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Is the Chinese Economy Crumbling? Trump’s Advisor Says So

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The trade war between the US and China threatens to weaken not only the US and Chinese economies but also the global economy. However, according to President Donald Trump’s economic advisor, Larry Kudlow, one economy is better off than the other.

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Kudlow thinks the Chinese economy is “crumbling”

Kudlow said in an interview with CNBC today that the Chinese economy is “crumbling.” He added, “It’s just not the powerhouse it was 20 years ago.” Kudlow said, “Their GDP, which is probably inflated by several points, is coming in lower and lower.”

China’s economy grew only 6.2% during the second quarter, which was its weakest growth rate in 27 years. The trade war will only make matters worse.

The US economy relies on consumption for growth, while the Chinese economy mostly remains an export-oriented economy. US tariffs on Chinese goods are likely to hurt China’s growth even more.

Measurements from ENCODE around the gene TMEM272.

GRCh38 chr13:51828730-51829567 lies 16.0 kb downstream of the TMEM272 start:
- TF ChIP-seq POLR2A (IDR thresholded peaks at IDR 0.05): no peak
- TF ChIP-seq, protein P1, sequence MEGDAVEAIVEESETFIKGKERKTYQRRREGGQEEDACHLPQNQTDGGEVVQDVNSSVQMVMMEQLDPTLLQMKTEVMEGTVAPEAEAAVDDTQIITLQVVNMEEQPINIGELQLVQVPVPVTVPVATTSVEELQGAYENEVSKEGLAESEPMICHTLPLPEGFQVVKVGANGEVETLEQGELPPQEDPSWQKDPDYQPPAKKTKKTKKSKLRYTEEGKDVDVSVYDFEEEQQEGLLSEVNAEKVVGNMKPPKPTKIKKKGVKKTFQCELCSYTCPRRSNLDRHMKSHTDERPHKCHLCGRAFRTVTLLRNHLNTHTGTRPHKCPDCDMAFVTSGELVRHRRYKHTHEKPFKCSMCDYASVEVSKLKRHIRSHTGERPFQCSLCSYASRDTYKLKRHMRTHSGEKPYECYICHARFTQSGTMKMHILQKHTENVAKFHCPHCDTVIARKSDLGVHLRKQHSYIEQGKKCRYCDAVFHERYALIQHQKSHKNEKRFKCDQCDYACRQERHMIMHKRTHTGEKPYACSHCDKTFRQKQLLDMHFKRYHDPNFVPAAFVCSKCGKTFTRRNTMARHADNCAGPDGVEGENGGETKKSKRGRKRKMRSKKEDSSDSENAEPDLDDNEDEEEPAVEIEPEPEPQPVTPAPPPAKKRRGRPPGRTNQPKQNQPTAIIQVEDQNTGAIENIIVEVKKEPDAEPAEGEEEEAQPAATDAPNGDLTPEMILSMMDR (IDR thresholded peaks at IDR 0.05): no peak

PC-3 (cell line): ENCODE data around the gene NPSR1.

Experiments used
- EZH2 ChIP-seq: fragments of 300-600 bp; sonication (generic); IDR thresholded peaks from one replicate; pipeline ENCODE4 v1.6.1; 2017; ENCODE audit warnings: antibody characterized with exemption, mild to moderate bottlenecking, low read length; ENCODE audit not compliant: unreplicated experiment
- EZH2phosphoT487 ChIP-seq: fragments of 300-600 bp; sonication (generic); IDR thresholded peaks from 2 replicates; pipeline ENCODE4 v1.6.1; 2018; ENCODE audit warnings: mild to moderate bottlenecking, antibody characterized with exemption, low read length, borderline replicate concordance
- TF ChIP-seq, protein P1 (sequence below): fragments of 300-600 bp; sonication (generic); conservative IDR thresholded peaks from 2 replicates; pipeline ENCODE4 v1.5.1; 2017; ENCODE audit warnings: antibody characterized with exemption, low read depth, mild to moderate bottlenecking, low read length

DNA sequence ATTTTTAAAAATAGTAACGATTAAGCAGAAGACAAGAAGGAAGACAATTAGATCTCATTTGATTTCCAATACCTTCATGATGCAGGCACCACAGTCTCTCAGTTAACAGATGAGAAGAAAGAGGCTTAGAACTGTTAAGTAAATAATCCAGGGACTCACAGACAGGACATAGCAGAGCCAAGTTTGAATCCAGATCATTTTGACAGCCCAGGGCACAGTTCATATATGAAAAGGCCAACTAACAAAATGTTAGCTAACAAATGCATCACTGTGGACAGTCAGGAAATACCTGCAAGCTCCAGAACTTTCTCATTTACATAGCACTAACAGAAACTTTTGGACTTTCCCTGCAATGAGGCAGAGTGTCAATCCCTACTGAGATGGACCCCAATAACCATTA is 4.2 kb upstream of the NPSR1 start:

Chinese stocks have underperformed in the last year

The iShares China Large-Cap ETF (FXI), which tracks the movements of Chinese stocks, is down nearly 10% in the last 12 months. FXI has plunged nearly 9% in the last two weeks alone.

Meanwhile, the SPDR S&P 500 ETF (SPY), which tracks the broad S&P 500 index closely, has risen 0.5% in the same timeframe despite its recent losses.

The slowing growth in Chinese tech giants such as Alibaba (BABA), Tencent (TCEHY), and Baidu (BIDU) is a sign of the slowing growth in the Chinese economy.

Chinese tech giants have slowed down

Alibaba’s e-commerce growth is beginning to slow down. Meanwhile, Baidu, whose growth is considered to be an indicator of Chinese economic growth, has seen its growth slow quite a bit in the last few quarters. Baidu is facing stiff competition from newcomers such as ByteDance.

Chinese regulations on the gaming industry have caused Tencent’s growth to dry up drastically. In the last 12 months, Alibaba, Tencent, and Baidu have fallen 13.2%, 5.8%, and 57.7%, respectively. Meanwhile, US tech giants are faring relatively well.

There are more signs that the Chinese economy will continue to slow. The Chinese manufacturing PMI for July stood at 49.7, contracting for the third successive month. A PMI of below 50 suggests a contraction in the manufacturing sector compared to the previous month.

A hard landing in the Chinese economy isn’t good for the global economy. Many economies, including Australia and Latin America, are tied to China’s economic well-being.

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